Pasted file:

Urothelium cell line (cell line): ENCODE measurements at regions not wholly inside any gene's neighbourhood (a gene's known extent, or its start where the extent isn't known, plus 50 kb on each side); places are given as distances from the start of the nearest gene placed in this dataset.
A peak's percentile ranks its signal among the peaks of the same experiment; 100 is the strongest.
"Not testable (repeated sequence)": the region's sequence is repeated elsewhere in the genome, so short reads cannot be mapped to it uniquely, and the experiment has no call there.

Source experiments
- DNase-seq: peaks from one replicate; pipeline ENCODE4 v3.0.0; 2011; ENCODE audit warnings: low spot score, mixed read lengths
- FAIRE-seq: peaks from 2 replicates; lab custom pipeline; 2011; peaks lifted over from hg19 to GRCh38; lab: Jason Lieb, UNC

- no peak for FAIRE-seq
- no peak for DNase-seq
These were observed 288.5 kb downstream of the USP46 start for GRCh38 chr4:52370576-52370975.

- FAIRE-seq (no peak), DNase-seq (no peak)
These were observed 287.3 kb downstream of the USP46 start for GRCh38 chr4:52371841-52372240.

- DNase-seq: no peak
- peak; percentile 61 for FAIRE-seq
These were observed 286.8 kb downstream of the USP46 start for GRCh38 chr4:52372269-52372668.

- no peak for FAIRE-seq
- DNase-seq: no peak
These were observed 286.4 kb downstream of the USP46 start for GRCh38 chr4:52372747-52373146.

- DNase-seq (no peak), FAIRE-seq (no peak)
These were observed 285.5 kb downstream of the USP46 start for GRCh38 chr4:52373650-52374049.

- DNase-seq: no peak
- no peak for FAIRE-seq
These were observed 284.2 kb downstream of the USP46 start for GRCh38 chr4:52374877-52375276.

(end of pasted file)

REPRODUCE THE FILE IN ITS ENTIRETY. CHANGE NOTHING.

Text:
Urothelium cell line (cell line): ENCODE measurements at regions not wholly inside any gene's neighbourhood (a gene's known extent, or its start where the extent isn't known, plus 50 kb on each side); places are given as distances from the start of the nearest gene placed in this dataset.
A peak's percentile ranks its signal among the peaks of the same experiment; 100 is the strongest.
"Not testable (repeated sequence)": the region's sequence is repeated elsewhere in the genome, so short reads cannot be mapped to it uniquely, and the experiment has no call there.

Source experiments
- DNase-seq: peaks from one replicate; pipeline ENCODE4 v3.0.0; 2011; ENCODE audit warnings: low spot score, mixed read lengths
- FAIRE-seq: peaks from 2 replicates; lab custom pipeline; 2011; peaks lifted over from hg19 to GRCh38; lab: Jason Lieb, UNC

- no peak for FAIRE-seq
- no peak for DNase-seq
These were observed 288.5 kb downstream of the USP46 start for GRCh38 chr4:52370576-52370975.

- FAIRE-seq (no peak), DNase-seq (no peak)
These were observed 287.3 kb downstream of the USP46 start for GRCh38 chr4:52371841-52372240.

- DNase-seq: no peak
- peak; percentile 61 for FAIRE-seq
These were observed 286.8 kb downstream of the USP46 start for GRCh38 chr4:52372269-52372668.

- no peak for FAIRE-seq
- DNase-seq: no peak
These were observed 286.4 kb downstream of the USP46 start for GRCh38 chr4:52372747-52373146.

- DNase-seq (no peak), FAIRE-seq (no peak)
These were observed 285.5 kb downstream of the USP46 start for GRCh38 chr4:52373650-52374049.

- DNase-seq: no peak
- no peak for FAIRE-seq
These were observed 284.2 kb downstream of the USP46 start for GRCh38 chr4:52374877-52375276.